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WHY AREN'T SCHOOLS GETTING BETTER?

To the editor:

For 30 years now, the newspapers have reported falling test scores, and they're still falling. Our scientists have achieved miracles since then in computers, space travel, etc. But what of education? Any improvement?Academically and almost every other way, schools seem to be on a skid (with a few praiseworthy exceptions such as Timpview High School). With all the money spent, why haven't they improved?

I'm sure I don't have all the answers, but obviously educators do not either - so let me venture a few guesses along with theirs:

1. More of the same. Educators agree that tests have declined, but they generally try to solve the problem with more of the same mistakes. In my opinion, test scores began slipping because of progressive educational ideas, and most of the solutions have included more of the same.

2. Academic rigor. It has been replaced by lax standards so every child can have a feeling of achievement with little effort. In order to protect self-esteem of young children, the curriculum moves very slowly, word difficulty is carefully controlled, poor grades and failure does not exist but nearly everyone gets a happy face, etc.

3. Teaching facts. Educators decry the teaching of facts as a waste of time but instead emphasize concepts. Sure enough, children do not learn facts - geographical, historical or scientific facts. What is the value of discussion of concepts without facts? Teaching concepts without facts can be a very clever way to brainwash.

4. Grammar and composition. Students cannot write well because they are simply taught to express themselves but not taught how. There are rules for proper sentence construction, paragraphs, essays, poems and novels. But generally, children are left to express uninhibited ideas, and the products of the youngest to the oldest show evidence of a lack of instruction and a lack of attention to the simplest rules of spelling, grammar, sentence and paragraph construction. They are still very uninhibited, but they still can't write.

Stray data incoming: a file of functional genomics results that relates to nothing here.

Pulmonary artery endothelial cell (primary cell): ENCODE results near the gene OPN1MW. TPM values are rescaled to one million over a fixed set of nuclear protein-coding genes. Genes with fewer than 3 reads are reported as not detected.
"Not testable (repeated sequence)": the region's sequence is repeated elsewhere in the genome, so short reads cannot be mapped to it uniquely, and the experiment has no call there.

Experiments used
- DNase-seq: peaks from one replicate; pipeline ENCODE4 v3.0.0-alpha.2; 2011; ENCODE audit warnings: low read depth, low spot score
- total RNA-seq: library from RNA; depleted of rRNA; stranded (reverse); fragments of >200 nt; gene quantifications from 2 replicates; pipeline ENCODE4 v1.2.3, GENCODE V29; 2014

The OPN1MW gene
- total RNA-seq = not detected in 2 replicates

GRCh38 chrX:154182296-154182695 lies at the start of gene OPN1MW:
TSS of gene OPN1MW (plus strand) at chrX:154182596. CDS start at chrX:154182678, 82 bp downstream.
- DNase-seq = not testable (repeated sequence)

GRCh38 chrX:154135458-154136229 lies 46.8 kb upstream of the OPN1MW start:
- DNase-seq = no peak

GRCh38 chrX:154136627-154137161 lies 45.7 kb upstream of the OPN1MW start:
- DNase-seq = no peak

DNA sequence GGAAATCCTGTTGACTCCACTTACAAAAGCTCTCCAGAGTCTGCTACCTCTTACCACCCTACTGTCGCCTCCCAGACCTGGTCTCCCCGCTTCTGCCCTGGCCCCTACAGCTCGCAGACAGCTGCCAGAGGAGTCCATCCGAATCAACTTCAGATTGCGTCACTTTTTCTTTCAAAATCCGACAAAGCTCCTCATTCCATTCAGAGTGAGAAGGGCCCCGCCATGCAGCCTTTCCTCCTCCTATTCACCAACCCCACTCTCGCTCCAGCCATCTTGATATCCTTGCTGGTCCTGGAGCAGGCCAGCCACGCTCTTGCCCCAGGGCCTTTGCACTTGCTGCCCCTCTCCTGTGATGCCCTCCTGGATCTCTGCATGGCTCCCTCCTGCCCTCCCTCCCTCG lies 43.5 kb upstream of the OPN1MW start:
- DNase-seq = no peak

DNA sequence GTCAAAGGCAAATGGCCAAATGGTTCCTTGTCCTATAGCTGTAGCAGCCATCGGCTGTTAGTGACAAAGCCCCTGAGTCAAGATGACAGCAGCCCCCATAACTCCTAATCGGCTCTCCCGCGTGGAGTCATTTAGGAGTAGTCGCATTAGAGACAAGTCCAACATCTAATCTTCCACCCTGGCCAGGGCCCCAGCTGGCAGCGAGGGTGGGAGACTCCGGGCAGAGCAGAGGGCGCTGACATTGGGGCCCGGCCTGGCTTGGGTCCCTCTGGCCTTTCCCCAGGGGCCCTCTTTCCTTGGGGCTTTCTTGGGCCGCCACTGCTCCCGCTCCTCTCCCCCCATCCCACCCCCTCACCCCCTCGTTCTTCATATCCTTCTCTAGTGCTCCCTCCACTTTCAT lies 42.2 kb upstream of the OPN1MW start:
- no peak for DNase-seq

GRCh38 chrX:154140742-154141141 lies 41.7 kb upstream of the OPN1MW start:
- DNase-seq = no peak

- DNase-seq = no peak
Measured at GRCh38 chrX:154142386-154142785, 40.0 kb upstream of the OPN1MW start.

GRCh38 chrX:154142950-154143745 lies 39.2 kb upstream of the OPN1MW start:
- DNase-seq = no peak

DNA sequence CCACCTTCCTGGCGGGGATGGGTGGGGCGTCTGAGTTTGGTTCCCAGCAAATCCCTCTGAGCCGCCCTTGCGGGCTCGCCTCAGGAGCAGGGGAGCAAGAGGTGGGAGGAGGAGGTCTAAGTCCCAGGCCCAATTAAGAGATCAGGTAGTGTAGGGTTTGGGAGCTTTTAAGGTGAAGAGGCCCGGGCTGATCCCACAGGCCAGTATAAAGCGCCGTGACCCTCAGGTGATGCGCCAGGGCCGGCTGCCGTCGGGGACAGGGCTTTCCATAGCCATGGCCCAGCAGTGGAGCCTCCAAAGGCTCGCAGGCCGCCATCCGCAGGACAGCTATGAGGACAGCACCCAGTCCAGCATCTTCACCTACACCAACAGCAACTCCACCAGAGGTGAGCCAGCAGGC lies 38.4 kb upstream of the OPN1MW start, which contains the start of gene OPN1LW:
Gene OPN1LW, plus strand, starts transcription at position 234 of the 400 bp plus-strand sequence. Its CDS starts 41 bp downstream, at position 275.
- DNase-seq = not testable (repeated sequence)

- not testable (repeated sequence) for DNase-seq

5. Phonics. This is a time-tested way to teach reading that works. The basic problems with most supposedly modern phonetic reading programs include the following: They still teach children to memorize whole words by introducing the Dolch sight word list first, thus showing how phonics doesn't always work before they teach how it does; They teach only beginning phonics and never get to the more advanced rules, which can help with later spelling and reading of advanced vocabulary; They teach phonics too little and too late - kindergarten and first-grade children love phonics; third- and fourth-grade children do not and should be studying advanced literature.

6. Whole-child approach. Schools have tried to take over the education of the whole child, and thus they are failing at their real responsibility - the academic instruction of children.

7. Cooperative learning. This is one of the biggest ideas in education today. Basically, it is that children work and learn together in groups. Faster children fill the role of assistant teachers and spend their time instructing slower children. Group projects such as history reports are done together. In reality, however, my own children tell me that the slower kids learn nothing because they just let the better students do it all and get credit for it anyway.

Personally, I feel sorry for teachers and administrators of today. The job is much harder than it once was - and often less satisfying. Why must we expect them to do everything and send them children that have not been properly trained to be obedient by the parents? Why do we expect them to solve social and emotional problems and cope with disrespect, dishonesty, laziness, filthy language, etc., and when something is wrong, blame the teacher rather than the child?

Jacqueline F. de Gaston

Provo